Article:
Help Not Wanted

Thanks to voicetracking, radio stations need fewer DJs than ever before.

O'Connor feels that people like Turnbeaugh and Knight can't help but upgrade the quality of many signals, especially ones in smaller markets. "The depth of talent available to radio has always been shallow," he says. "One out of every ten jocks has that superstar status, and the rest just play tunes. Those types of jocks can be valuable, but they're not unique or indispensable. With voicetracking, though, you can bring one of those superstar jocks to a station that never could have afforded it otherwise, instead of hiring just another jock."

In O'Connor's view, Stone should be included in the top 10 percent of DJs, and he's correct. The prototype of a good, hard-rock jock, Stone is rebellious and politically incorrect enough to appeal to the younger end of the head-pounding demographic without insulting the intelligence of folks with a touch of gray who still appreciate a good power chord. No wonder his ratings during the afternoon drive are among the highest garnered by anyone at KBPI.

In short, Stone is just the type of host that other stations would love to employ -- and now, thanks to voicetracking, they can. He continues to put together his KBPI block the old-fashioned way: Monday through Friday, he actually plays songs, gabs with callers and cracks jokes live alongside his faithful producer, Lynne Ryan. But prior to (and sometimes after) entertaining Denverites stuck in I-25 gridlock, he also assembles shows for five additional Clear Channel stations: KMOM, "the mother of all rock stations," in Colorado Springs; KZRR, also known as "94 Rock," in Albuquerque; classic-rocking KRZZ in Wichita, Kansas; XEPR, dubbed "The Bandit," which is physically located in Mexico but serves El Paso; and, most impressive, KLOL, a classic rocker that's among the most-listened-to rock stations in Houston, the country's ninth-largest radio market. (Denver-Boulder comes in at number 22.)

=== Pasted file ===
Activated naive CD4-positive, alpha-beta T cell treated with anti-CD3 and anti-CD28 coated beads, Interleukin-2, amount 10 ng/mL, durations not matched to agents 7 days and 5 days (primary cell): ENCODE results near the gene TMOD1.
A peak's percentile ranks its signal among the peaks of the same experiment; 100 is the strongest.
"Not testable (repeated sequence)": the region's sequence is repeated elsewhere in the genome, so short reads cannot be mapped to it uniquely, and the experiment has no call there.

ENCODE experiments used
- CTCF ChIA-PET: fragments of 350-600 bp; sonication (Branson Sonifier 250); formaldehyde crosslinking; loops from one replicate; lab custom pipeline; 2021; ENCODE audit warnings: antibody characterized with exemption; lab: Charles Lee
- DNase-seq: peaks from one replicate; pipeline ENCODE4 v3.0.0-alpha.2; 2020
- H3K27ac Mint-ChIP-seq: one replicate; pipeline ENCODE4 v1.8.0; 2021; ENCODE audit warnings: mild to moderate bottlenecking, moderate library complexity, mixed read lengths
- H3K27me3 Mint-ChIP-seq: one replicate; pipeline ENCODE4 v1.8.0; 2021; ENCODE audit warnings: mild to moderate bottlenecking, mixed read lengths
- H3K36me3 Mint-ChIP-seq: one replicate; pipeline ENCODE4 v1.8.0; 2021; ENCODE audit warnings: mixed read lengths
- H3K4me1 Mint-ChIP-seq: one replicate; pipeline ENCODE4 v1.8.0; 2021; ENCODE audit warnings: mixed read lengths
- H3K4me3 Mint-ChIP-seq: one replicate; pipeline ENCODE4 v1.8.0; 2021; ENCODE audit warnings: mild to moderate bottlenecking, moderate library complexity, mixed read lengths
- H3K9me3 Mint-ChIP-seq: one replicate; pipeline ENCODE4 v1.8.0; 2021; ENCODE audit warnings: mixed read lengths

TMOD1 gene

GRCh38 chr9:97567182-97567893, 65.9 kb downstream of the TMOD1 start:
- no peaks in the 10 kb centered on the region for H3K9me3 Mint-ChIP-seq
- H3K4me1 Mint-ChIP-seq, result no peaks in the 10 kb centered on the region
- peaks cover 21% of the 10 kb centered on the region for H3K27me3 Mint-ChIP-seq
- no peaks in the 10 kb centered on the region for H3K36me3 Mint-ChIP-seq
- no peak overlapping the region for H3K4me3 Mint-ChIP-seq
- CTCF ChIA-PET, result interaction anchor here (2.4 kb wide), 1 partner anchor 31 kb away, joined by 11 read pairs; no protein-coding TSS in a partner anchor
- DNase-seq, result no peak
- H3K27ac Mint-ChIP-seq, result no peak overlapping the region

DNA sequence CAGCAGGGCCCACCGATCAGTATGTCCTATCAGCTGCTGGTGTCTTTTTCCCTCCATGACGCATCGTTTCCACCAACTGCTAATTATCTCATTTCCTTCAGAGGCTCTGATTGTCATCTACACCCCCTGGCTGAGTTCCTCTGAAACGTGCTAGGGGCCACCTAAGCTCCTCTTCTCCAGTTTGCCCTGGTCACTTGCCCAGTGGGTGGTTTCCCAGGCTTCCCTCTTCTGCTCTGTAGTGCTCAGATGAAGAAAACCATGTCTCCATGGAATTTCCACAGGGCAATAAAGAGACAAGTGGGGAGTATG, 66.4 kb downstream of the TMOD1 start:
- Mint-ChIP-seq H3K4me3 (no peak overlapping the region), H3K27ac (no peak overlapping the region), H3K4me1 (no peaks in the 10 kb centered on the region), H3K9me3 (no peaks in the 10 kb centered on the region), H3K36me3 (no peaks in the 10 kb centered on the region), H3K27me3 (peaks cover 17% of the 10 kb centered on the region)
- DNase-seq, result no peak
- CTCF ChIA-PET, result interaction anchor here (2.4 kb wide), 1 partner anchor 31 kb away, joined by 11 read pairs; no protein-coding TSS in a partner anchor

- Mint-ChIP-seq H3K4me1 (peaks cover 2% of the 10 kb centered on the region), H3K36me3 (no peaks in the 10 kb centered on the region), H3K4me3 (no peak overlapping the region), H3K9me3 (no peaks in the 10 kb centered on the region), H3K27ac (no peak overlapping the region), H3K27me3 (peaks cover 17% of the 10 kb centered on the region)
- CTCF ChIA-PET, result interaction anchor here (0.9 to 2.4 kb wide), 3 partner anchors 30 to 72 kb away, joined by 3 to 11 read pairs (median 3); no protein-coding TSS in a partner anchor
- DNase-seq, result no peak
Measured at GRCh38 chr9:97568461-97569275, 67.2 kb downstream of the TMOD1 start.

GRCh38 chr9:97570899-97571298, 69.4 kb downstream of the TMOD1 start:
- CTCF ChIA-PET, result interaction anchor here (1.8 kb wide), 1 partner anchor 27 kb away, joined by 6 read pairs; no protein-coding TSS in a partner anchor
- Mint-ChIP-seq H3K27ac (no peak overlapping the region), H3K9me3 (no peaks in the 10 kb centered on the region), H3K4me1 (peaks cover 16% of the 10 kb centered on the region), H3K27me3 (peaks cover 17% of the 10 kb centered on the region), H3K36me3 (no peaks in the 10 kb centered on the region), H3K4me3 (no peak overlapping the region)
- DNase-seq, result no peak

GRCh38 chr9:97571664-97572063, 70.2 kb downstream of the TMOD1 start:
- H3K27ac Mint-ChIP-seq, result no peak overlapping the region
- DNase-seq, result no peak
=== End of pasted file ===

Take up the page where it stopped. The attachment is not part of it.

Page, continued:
For Stone, learning how to do long-distance radio was a challenge, especially given his devotion to localism. Too many of his colleagues pay no attention to the area music scene, but he's an active supporter of homegrown sounds, energetically touting groups like Rogue, Rocket Ajax, Sick and ThroCult, and even leading an act of his own, A Band Called Horse. He also peppers his shows with references to area events -- a habit that gets complicated when such happenings aren't in his back yard. Then again, putting together six radio shows a day is tricky under any circumstances.

"I get here between ten and eleven and go through e-mails and voice mail," Stone says. "Then I get together with Lynne and we look at national stories: stories we can use in every market, including Denver, and also music information like notable days -- Jimi Hendrix's death, Randy Rhoads's death. A lot of death. Then we go through stories for individual stations, looking for something that stands out -- and in some of these markets, nothing fucking happens. You're lucky if once or twice a week, shit happens that you'd want to talk to the rock audience about. But I do the best I can. Then I compile all my stories and write everything down for each market, laying out my plan. It's like a map that shows how many breaks I do an hour at what station, and I figure out what bits I can plug in where.